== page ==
The EU’s top foreign policy official said on Tuesday that high-level nuclear talks in Russia between Iran and six world powers have been suspended, The Associated Press reported.
The report added that experts from both sides will meet next month to see if there is enough common ground for new negotiations.
The talks were hosted by the EU’s top foreign policy official, Catherine Ashton, who said she will be in touch with top Iranian negotiator Saeed Jalili after the July 4 experts’ meeting in Istanbul to decide on when or whether to resume the talks.
Ashton spoke Tuesday after two days of talks made little progress in defusing international fears that Iran might turn its nuclear program to making weapons.
On Monday, during the first day of the talks, a member of the Iranian delegation gave a downbeat assessment well into the second session, saying, “So far the atmosphere is not positive. Setting up the framework (for negotiation) is the main problem.”
AP quoted diplomats as having said the negotiations remained deadlocked going into Tuesday, despite pleas from the presidents of the U.S. and Russia for Iran to agree to curb nuclear activities.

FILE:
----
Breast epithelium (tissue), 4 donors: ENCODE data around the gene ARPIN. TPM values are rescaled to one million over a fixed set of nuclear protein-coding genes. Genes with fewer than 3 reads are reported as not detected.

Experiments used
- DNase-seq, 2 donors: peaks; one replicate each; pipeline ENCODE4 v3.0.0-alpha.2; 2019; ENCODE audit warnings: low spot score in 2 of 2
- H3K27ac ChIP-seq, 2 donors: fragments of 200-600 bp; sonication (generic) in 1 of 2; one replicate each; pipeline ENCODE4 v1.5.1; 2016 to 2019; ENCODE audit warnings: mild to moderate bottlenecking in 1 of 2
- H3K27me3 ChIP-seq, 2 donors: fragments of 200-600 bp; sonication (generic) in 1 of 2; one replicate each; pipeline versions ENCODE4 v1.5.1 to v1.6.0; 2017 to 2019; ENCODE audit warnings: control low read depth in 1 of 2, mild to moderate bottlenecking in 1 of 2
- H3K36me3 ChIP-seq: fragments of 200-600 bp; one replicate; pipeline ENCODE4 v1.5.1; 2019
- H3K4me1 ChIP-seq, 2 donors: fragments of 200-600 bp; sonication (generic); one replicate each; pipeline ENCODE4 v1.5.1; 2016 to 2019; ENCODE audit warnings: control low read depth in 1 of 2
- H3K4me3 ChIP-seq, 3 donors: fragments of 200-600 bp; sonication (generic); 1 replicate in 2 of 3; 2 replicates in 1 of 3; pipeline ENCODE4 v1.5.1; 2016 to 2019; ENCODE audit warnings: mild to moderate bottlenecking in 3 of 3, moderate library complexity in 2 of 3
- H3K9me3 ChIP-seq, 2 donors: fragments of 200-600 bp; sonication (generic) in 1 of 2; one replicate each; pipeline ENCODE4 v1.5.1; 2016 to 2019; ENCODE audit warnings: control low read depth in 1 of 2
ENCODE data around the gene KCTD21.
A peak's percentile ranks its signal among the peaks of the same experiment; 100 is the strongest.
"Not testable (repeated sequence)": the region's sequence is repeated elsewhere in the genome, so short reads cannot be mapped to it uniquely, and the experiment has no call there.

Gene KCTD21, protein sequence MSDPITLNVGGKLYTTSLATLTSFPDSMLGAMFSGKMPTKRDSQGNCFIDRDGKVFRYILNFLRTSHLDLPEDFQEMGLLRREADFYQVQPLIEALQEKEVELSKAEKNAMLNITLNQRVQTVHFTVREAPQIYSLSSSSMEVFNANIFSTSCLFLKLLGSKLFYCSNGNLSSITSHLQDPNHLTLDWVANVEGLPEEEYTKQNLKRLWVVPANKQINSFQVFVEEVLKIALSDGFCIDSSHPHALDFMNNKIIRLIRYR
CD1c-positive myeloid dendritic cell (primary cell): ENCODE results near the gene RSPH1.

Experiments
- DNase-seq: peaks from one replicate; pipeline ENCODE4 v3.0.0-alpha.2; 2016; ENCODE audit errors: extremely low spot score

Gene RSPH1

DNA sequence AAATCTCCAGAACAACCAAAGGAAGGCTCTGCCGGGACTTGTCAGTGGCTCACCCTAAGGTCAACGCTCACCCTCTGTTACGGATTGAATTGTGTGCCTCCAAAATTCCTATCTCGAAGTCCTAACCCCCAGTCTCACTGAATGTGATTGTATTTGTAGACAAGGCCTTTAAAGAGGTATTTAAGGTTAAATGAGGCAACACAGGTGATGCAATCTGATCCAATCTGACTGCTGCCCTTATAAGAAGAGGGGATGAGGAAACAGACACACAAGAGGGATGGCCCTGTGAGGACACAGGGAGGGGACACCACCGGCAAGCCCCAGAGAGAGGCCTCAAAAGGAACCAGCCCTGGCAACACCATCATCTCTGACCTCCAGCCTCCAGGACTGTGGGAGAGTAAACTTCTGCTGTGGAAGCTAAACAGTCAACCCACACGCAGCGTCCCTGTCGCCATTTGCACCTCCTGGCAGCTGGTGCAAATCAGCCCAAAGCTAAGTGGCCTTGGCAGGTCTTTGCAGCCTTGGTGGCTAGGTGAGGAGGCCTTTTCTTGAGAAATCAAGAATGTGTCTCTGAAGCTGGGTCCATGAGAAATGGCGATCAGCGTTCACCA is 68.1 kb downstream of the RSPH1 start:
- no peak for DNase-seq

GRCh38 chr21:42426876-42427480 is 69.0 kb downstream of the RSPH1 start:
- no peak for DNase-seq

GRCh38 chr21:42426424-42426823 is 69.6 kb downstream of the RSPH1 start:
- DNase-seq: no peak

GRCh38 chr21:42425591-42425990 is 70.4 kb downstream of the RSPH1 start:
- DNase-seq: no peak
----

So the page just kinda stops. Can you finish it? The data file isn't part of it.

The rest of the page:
A top Russian official reportedly met twice with Iran’s chief envoy on the sidelines of the talks Tuesday, as the host nation tried to keep negotiations on track. Sergei Ryabkov, Russia’s deputy foreign minister, conferred with top Iranian negotiator Saeed Jalili, one of the diplomats told AP.
Iran said on Tuesday the onus was on its six negotiating partners — the U.S., Russia, China, Britain, France and Germany — to make the first move and agree to Tehran’s demands. A member of the Iranian delegation told AP that if the six powers accept Iran’s conditions “there will be a big progress in a short period of time.”
“But if they pursue the path they’ve been following, any progress in the talks will be stalled,” he was quoted as having said.
The talks in Moscow followed a bruising session in Baghdad in May that failed to make any noticeable progress beyond agreeing a date for more talks.
In a hint of compromise, Iranian President Mahmoud Ahmadinejad said on Monday that Iran is ready to suspend its controversial enrichment of uranium to 20 percent if Europe guarantees delivery of nuclear fuel for its reactors.
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